Harvey and Irma: Can I Volunteer to Help?

By Jan Lanier, RN, JD, Chair of Health Policy Council

Many nurses have been asking how they might help out in the recent natural disasters caused by hurricanes Harvey and Irma.  Can I volunteer in Texas or Florida and what about licensure in those states?  Here are some answers to those questions.

The law of the state to which the nurse is going determines whether or not a license specific to that state is required.  In other words you need to look at the nurse practice acts for the states in question.  So here’s what the Boards of Nursing in Texas and Florida have to say.

TEXAS

“In accordance with Section 418.171 of Texas Government Code, any out-of-state nurse may practice in Texas for the purpose of rendering aid, provided the nurse holds a current license in good standing* in his/her home state.

Therefore, any out-of-state nurse with a license in good standing* is not required to hold a Texas license in order to practice nursing in a disaster relief effort operation setting.

“If prior to this update you have submitted an application for a temporary license for disaster purposes, and your home state license is in good standing*, you may begin practice to provide disaster related services in Texas.  Your application will still be processed and your will be notified when it is completed.

*Good standing means there is not current disciplinary action on your state nursing license(s).

“The Board of Nursing is not soliciting volunteers.  Nurses wishing to volunteer may contact the following to inquire about volunteer needs:

  • Texas Department of State Health Services Texas Disaster Volunteer Registry at:https://www.texasdisastervolunteerregistry.org/
  • The American Red Cross,  http://www.redcross.org/ Phone: (866)526-8300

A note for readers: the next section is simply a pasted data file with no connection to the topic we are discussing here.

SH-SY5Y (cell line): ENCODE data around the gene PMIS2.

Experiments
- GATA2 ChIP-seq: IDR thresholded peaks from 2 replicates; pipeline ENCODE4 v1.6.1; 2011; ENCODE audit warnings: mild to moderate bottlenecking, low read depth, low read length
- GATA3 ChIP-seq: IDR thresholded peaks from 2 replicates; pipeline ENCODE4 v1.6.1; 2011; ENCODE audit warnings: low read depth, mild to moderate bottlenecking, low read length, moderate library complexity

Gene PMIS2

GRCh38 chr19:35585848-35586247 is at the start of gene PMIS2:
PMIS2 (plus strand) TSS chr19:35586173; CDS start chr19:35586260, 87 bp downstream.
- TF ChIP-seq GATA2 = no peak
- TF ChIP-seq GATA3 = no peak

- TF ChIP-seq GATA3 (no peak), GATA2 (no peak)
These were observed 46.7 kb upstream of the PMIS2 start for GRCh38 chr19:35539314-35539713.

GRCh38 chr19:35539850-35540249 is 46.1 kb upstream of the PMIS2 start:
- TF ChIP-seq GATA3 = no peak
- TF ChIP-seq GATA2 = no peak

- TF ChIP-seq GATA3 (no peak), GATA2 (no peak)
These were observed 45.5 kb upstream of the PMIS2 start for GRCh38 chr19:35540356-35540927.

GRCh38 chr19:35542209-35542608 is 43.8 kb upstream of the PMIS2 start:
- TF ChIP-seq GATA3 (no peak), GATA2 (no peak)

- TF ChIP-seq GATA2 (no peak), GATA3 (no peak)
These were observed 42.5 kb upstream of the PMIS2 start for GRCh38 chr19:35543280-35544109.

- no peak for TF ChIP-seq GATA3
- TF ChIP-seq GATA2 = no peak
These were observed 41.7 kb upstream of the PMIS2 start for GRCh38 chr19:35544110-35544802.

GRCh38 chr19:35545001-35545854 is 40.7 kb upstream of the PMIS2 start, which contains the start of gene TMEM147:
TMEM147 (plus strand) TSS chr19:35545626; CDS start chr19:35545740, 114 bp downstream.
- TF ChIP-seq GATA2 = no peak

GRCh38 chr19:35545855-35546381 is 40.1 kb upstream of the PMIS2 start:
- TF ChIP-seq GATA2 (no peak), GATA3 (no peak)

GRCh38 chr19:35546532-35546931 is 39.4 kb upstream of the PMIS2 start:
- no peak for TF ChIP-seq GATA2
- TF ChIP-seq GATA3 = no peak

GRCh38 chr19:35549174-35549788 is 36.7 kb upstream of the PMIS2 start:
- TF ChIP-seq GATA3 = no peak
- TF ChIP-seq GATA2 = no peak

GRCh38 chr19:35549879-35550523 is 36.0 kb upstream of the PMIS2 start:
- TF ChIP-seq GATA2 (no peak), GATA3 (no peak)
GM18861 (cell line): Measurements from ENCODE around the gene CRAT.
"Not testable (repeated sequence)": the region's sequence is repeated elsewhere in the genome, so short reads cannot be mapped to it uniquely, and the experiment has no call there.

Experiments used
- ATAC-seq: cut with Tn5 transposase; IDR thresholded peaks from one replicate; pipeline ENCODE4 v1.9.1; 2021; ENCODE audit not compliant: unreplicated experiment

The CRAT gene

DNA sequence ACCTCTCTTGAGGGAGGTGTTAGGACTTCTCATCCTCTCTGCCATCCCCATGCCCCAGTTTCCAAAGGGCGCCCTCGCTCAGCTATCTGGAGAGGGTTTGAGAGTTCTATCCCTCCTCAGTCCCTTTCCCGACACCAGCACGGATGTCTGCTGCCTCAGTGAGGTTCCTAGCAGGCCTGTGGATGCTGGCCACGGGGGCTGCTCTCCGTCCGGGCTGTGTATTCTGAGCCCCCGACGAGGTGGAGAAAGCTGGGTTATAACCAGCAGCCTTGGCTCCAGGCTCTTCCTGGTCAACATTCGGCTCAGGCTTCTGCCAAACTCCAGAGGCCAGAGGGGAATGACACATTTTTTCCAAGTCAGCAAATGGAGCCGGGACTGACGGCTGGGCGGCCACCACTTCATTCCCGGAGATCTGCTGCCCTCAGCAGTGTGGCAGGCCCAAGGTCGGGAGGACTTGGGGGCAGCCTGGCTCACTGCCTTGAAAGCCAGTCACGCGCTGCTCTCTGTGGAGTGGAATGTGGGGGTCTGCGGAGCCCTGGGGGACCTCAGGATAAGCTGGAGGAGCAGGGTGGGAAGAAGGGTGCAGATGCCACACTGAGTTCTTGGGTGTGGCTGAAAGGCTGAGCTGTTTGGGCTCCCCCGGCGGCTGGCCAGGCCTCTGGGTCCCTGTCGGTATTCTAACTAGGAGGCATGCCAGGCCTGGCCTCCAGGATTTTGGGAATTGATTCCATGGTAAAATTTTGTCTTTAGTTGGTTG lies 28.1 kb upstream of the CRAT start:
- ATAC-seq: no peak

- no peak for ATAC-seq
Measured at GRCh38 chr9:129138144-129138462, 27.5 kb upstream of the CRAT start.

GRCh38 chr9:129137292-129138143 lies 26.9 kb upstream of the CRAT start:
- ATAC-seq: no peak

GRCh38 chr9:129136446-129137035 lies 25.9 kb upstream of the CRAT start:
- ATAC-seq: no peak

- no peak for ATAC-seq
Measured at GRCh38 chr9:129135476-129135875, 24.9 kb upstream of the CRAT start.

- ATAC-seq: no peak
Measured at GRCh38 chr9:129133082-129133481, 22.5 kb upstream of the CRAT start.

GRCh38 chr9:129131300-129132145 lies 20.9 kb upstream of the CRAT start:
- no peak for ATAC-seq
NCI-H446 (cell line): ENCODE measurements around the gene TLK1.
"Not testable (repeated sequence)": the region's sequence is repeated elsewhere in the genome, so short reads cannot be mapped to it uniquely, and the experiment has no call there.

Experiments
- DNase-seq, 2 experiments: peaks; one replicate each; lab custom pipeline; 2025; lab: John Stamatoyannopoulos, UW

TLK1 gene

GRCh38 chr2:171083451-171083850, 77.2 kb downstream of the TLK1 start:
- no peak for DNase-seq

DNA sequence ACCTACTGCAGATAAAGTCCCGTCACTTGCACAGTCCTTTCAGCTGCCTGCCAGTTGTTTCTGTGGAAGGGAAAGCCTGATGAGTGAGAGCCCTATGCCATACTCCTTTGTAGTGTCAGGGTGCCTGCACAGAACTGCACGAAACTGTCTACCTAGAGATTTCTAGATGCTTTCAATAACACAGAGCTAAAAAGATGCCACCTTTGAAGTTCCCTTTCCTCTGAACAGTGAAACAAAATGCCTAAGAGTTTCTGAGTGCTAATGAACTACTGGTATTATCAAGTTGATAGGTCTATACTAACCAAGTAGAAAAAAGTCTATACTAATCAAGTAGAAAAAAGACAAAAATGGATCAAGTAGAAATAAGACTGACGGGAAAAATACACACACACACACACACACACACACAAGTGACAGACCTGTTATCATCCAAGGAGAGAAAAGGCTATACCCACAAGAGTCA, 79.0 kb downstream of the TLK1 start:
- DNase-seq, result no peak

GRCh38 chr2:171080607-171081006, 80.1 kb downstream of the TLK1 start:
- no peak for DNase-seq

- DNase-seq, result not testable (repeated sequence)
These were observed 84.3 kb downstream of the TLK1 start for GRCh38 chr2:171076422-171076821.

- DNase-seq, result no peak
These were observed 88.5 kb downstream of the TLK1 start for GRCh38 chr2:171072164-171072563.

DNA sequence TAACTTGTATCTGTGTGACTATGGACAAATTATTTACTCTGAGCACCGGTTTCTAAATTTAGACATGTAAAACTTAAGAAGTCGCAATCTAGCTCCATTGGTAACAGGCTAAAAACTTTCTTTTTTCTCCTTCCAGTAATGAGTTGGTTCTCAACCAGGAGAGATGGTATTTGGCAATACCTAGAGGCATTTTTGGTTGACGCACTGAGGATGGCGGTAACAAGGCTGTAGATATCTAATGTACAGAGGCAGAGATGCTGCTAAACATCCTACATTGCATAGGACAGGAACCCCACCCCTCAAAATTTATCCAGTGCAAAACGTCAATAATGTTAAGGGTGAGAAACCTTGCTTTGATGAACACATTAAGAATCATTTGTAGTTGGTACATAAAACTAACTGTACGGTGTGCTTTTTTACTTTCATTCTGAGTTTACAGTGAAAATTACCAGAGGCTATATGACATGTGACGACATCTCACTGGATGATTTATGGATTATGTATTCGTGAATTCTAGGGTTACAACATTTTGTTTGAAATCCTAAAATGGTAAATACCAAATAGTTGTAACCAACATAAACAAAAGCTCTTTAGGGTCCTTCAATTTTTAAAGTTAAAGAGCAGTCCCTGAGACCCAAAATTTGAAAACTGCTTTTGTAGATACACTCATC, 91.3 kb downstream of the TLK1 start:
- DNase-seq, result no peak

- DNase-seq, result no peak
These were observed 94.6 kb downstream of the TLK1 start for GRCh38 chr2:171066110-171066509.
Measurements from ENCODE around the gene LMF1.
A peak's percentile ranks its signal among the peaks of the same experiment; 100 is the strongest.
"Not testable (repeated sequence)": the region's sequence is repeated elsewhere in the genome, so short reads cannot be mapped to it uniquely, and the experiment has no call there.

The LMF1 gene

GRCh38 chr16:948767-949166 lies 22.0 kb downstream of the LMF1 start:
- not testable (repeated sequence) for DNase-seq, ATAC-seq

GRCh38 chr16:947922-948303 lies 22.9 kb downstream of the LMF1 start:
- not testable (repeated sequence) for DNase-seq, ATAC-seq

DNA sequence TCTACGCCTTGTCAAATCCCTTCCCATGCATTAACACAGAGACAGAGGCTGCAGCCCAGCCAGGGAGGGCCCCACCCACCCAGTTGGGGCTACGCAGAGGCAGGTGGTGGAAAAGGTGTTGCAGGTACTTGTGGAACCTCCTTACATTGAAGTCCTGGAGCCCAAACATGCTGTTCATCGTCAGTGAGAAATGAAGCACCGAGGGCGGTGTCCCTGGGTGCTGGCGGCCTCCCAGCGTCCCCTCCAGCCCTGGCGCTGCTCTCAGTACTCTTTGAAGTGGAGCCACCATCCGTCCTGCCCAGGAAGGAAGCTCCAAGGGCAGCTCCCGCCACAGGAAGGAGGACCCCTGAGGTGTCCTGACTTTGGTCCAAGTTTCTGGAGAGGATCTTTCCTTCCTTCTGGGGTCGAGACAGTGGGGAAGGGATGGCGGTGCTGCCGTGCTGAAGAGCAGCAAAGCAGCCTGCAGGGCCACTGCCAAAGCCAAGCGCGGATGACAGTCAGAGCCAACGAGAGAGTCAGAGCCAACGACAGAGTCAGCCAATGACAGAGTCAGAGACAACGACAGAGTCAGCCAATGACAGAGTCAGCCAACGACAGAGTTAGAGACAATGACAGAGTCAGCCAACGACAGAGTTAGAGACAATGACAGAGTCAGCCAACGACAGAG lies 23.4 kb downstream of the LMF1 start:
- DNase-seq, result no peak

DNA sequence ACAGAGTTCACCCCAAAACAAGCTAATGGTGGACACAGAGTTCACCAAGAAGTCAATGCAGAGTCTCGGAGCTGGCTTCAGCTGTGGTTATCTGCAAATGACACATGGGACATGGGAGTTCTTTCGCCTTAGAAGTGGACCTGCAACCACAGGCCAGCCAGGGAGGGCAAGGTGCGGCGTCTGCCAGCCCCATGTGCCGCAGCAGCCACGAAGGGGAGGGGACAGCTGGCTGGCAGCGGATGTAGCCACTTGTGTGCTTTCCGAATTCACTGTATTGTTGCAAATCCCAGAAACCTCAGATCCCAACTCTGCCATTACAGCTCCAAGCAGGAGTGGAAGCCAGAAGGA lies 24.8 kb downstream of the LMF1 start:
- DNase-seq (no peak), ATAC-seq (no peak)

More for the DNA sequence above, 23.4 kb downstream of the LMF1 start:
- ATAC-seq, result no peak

• Volunteer Houston,  http://volunteerhouston.org  Phone: (281)656-1533
  • Texas Gulf Coast Voluntary Organization Active in Disaster (VOAD) : http://txgulfcoastvoad.org.

A nurse with current disciplinary action on his/her state nursing license who wishes to practice nursing in a disaster relief effort operation setting in Texas should follow the procedure below:

 

PROCEDURE TO APPLY FOR TEMPORARY LICENSURE FOR LVNs and RNs:

 

PROCEDURE TO APPLY FOR INTERIM APPROVAL to PRACTICE as an ADVANCED PRACTICE REGISTERED NURSE (APRN):

APRNs requesting prescriptive authority will be reviewed for interim approval to prescribe dangerous drugs only.

Application fees are waived for this emergency process.

Applications will be reviewed and if the applicant has no current discipline or other eligibility issue, they will be issued a temporary license (LVN, RN) to practice or interim approval (APRN) for the purpose of responding to the declared emergency.

This license/interim approval is valid until the BON waiver issued by the Office of the Governor is terminated or until the Hurricane Harvey disaster declaration is lifted or expires.

A list of all approved temporary licenses/interim approvals issued for this purpose will be maintained by the BON.

 

FLORIDA

Obviously the Florida situation is a bit more fluid because that state is just beginning to respond to the crisis there.  The Florida’s nurse practice act states that no provision (including licensure requirements) should be construed as prohibiting assistance by ANYONE in the case of an emergency.  (Part 464.022).

So from that provision one can conclude that a nurse may help in an emergency. It is important to note that there is a difference between an emergency and a declared disaster, however.  There appears to be nothing in Florida law that specifically allows a nurse licensed in another state to provide services in a declared disaster—which often extends beyond the bounds of an emergency.  Whether the governor will issue executive orders that allow temporary practice for purposes of disaster relief in the state for providers licensed elsewhere remains unanswered at this time. (September 12, 2017).

Florida (like Texas) is a compact state so anyone who holds a compact license can go to either state without any licensure issues.   Ohio is NOT a compact state, however, so nurses residing here would need to meet one of the licensure exceptions set out in those states’ laws.

 

Keeping up with developments—

One way to keep abreast with the laws in any state is through the National Council of State Boards of Nursing (www.ncsbn.org).  That site provides links to each states’ board of nursing.  The Texas Board of Nursing’s web site is www.bontexas.gov.  The Florida Board’s web site is www.floridanursing.gov.

Thanks to all the nurses who are already volunteering or who are considering doing so.  Relief efforts will be needed for many months so it is not something that must be done immediately.